Global demand for our four major food and feed crops is beginning to out-strip supply, at a time when year-on-year yield per unit area increases are stagnating and while emerging global climate change further threatens supply. Not only is the rapidly developing economy of China drawing in more imports of these crops, but the EU 27 is now a net importer of 10% of these primary food stuffs, putting yet greater pressure on world supply. Global atmospheric and climate change is likely to place further pressure on supply. It will be shown that the methods used in the Green Revolution to increase genetic yield potential are almost at their biological limits, and radically new methods particularly in improving photosynthetic efficiency are critical if we are to see further increases in yield potential. The new opportunities here will be explained, and the necessity of basing these on synthetic and systems approaches explained. Recent progress in both a theoretical engineering framework and proof of concept improvement in crop productivity will be presented. The developing risk of demand outstripping supply comes at a time when we are also looking to the land to provide more sustainable sources of energy, including biofuels from crops. This is exemplified by Germany and the USA which are the world's largest producers of biodiesel and bio-ethanol respectively, but at the cost of land that could be used for food and feed production. In the context of possible shortages the continued use of land suited to food and feed production into 2030 for bioenergy will be neither socially acceptable nor economically viable. It will be argued that the use of food crops, which have been developed to meet nutritional needs, for bioenergy is environmentally flawed, sub-optimal with respect to net greenhouse gas (GHGe) and other ecosystem services. It will be shown that, using Miscanthus, canes, agave and poplars as examples, there are many opportunities, some partially realized, to achieve very substantial quantities of bioenergy on non-agricultural land, globally. Systems based on such crops have positive greenhouse gas benefits and are without unsustainable impacts on food production. There is sufficient environmental resource and biotechnological understanding to achieve the goals of sustainable and adequate food and fuel production. But realization will depend on new policies based on a holistic view of these demands on land and other resources and a greater acceptance of biotechnology. A shift from the disaggregated and inconsistent policy development based on single issues and interests, which have characterised this arena on both sides of the Atlantic in recent years, to a holistic framework will be critical.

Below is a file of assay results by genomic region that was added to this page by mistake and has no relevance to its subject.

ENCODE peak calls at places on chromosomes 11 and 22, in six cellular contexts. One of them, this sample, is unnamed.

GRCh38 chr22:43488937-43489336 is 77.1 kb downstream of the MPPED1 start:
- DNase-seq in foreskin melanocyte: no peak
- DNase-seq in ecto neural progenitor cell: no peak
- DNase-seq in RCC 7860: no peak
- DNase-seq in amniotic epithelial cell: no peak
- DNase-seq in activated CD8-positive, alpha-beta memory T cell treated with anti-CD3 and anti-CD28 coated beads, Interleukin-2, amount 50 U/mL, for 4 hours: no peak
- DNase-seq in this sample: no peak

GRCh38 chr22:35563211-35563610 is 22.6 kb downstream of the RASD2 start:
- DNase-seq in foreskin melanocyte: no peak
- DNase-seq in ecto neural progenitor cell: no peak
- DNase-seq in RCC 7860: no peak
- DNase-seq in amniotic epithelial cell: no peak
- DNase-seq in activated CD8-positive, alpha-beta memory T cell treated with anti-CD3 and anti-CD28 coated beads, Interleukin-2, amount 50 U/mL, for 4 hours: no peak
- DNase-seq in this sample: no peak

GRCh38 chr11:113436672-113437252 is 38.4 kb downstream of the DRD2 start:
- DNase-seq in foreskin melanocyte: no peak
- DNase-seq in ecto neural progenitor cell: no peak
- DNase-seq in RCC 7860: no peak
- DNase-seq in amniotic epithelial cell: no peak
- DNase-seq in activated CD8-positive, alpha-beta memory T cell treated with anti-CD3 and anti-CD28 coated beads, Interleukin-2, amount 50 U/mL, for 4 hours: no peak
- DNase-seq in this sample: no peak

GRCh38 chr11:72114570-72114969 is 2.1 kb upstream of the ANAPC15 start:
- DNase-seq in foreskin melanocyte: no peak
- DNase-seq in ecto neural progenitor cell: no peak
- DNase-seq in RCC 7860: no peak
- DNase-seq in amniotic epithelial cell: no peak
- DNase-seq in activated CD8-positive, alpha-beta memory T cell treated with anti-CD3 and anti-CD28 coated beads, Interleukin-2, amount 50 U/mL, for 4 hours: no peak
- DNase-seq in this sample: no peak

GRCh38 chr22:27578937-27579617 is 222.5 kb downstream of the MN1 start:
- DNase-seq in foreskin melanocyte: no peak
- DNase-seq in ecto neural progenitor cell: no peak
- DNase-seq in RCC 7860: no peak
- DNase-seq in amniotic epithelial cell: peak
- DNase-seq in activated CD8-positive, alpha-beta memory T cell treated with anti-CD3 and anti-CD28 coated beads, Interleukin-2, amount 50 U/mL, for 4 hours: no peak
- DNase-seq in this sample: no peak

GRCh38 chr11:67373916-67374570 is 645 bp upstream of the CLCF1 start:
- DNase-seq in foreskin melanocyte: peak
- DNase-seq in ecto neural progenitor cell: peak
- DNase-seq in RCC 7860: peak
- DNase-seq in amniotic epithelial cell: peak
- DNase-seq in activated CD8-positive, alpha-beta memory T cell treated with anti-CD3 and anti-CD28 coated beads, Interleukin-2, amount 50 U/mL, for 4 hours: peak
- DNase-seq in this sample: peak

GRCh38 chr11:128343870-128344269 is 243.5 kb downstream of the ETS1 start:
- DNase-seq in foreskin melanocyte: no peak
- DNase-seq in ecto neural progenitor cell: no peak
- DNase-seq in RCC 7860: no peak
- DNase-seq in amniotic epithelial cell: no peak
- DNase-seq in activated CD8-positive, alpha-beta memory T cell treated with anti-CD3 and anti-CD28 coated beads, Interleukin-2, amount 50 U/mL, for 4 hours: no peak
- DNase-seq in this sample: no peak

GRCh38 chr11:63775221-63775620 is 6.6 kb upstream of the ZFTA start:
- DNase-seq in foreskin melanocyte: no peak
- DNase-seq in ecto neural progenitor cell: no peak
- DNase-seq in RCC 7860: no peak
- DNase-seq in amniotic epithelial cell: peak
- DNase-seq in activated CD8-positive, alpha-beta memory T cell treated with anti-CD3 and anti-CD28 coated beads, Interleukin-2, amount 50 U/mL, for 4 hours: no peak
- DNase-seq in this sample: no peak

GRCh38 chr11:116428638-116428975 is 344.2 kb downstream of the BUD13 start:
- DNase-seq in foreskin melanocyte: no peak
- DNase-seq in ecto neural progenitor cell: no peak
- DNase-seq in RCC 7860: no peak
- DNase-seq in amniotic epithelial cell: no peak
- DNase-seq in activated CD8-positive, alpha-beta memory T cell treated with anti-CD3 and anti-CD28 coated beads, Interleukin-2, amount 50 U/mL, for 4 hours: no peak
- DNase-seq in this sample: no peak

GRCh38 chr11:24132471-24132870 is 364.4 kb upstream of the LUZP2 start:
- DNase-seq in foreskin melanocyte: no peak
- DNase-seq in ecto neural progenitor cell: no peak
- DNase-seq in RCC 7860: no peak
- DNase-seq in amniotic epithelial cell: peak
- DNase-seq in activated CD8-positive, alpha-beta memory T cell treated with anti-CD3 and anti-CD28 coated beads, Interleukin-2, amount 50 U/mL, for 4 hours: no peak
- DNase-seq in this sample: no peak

Innovation in agriculture: Biotechnology, genetics, genomics, and beyond
Stephen R Padgette1, Dr., Monsanto Company, Corporate Strategy Group, 800 North Lindbergh Boulevard, St. Louis, MO, 63167, United States, 314-694-2874, firstname.lastname@example.org